In another method according to the present invention, the concentration of nitrogen oxides in a combustion flue gas is decreased by providing a metal additive in the reburning zone. This method includes providing a main combustion zone for oxidizing a combustible fuel with an oxidizing agent, with the combustion forming a combustion flue gas that contains nitrogen oxides. A reburning fuel is added to the combustion flue gas downstream from the combustion zone to form a reburning zone. A metal-containing additive is introduced into the reburning zone either separately or along with the reburning fuel, and is allowed to react within the combustion flue gas to decrease the concentration of nitrogen oxides therein. In this method, the combustion zone, combustible fuel and oxidizing agent, metal-containing additives and their size and concentration, etc., are as described above. However, the metal-containing additive is provided in the reburning zone, rather than in the combustion zone. It has been surprisingly found that significant NOx reduction can be achieved by providing a metal-containing additive in the reburning zone, without the need to also provide an N-agent.
The reburning fuel can be any of the combustible fuels described above. The amount of reburning fuel added can be about 1% to about 30% of the total fuel supply, and is preferably about 5% to about 20%. The metal-containing additive can be premixed with the reburning fuel, injected with the reburning fuel stream, or injected separately into the reburning zone.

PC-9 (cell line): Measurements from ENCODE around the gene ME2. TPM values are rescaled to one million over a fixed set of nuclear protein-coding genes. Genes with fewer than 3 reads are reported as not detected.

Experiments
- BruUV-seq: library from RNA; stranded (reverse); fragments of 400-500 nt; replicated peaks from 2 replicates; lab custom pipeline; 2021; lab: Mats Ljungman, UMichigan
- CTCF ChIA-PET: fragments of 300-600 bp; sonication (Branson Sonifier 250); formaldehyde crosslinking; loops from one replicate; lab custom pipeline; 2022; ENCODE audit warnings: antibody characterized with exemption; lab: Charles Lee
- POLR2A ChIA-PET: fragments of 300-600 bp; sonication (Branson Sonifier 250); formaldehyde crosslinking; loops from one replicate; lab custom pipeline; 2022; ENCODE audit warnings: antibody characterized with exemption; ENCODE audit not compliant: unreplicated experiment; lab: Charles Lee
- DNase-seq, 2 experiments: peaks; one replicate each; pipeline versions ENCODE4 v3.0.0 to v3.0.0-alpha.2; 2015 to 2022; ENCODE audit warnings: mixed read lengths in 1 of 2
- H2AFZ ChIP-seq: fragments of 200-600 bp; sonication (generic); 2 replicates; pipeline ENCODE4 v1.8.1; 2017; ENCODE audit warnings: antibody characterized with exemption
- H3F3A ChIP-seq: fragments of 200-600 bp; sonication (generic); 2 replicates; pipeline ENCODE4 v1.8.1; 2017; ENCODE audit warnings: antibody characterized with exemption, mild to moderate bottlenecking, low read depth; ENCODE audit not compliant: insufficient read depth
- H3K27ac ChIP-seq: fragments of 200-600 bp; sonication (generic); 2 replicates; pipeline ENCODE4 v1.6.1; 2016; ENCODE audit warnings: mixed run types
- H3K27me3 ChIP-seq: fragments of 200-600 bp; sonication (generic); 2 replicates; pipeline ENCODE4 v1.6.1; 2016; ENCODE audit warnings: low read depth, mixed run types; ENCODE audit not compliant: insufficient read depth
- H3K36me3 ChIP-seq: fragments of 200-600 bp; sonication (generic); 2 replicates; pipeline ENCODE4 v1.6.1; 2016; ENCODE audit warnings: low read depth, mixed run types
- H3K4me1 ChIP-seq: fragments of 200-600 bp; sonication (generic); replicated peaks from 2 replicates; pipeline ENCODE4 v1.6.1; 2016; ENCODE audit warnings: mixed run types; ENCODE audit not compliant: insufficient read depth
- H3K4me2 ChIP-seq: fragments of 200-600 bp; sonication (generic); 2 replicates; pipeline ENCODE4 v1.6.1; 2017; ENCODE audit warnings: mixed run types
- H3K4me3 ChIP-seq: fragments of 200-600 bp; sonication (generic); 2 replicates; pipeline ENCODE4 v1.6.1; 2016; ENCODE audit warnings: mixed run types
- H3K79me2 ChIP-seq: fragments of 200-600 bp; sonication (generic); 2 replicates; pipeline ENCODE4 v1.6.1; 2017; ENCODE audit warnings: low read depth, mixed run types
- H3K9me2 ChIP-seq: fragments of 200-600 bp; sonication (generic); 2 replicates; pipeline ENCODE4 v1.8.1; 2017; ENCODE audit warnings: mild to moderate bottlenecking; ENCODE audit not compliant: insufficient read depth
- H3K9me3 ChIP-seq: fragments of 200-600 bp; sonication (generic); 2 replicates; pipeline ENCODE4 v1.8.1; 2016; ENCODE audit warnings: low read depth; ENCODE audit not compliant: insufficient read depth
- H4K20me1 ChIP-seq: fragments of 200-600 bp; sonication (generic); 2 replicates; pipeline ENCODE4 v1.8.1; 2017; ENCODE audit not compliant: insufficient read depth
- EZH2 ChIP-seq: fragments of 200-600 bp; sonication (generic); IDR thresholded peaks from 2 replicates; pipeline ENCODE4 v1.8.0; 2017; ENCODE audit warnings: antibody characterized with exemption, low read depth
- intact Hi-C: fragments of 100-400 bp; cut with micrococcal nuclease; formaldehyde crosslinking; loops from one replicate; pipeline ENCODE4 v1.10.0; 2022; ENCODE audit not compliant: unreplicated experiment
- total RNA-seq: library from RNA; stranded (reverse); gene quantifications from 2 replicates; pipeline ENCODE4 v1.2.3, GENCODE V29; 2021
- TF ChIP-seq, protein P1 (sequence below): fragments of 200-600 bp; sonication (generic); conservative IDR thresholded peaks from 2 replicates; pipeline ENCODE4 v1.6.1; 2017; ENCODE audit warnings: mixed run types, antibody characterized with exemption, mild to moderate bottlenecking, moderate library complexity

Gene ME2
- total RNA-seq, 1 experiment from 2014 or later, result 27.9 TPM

If desired, OFA can be injected downstream of the reburning zone in one or more stages, to provide more complete combustion. By “downstream” is meant in the direction of flow of the combustion flue gas, from the main combustion zone to the reburning zone. In addition, as the combustion flue gas flows out of the reburning zone, the temperature of the gas decreases. Thus, downstream of the reburning zone also corresponds to a lower temperature zone. The temperature of the reburning zone for injection of reburning fuels can vary from about 1500° F. to about 3000° F. This temperature range is used currently in various applications of reburning. The average fuel/oxygen stoichiometric ratio (“SR”) in the reburning zone can vary from about 1.1 to about 0.75, and is preferably about 1.05 to about 0.80. However, even under total fuel-lean conditions (i.e., SR about 1.00 to about 1.1), large zones with incompletely mixed fuel and oxygen exist, and NOx control via reburning reactions proceeds in these zones. Therefore, if the SR is greater than unity (fuel-lean conditions) injection of OFA may not be preferred. Pressure is not an important parameter for efficiency of reburning reactions, and it can vary depending on application from about 0.2 to about 80 atm.